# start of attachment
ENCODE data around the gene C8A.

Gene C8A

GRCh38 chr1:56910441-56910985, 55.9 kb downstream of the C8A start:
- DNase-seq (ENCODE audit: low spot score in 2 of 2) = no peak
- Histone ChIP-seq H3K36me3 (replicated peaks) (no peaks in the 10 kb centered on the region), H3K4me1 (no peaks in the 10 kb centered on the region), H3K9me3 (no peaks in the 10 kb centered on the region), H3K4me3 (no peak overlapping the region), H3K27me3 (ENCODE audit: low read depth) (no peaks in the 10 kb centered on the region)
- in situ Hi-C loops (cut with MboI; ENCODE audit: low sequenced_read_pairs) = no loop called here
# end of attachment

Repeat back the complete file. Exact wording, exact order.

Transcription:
ENCODE data around the gene C8A.

Gene C8A

GRCh38 chr1:56910441-56910985, 55.9 kb downstream of the C8A start:
- DNase-seq (ENCODE audit: low spot score in 2 of 2) = no peak
- Histone ChIP-seq H3K36me3 (replicated peaks) (no peaks in the 10 kb centered on the region), H3K4me1 (no peaks in the 10 kb centered on the region), H3K9me3 (no peaks in the 10 kb centered on the region), H3K4me3 (no peak overlapping the region), H3K27me3 (ENCODE audit: low read depth) (no peaks in the 10 kb centered on the region)
- in situ Hi-C loops (cut with MboI; ENCODE audit: low sequenced_read_pairs) = no loop called here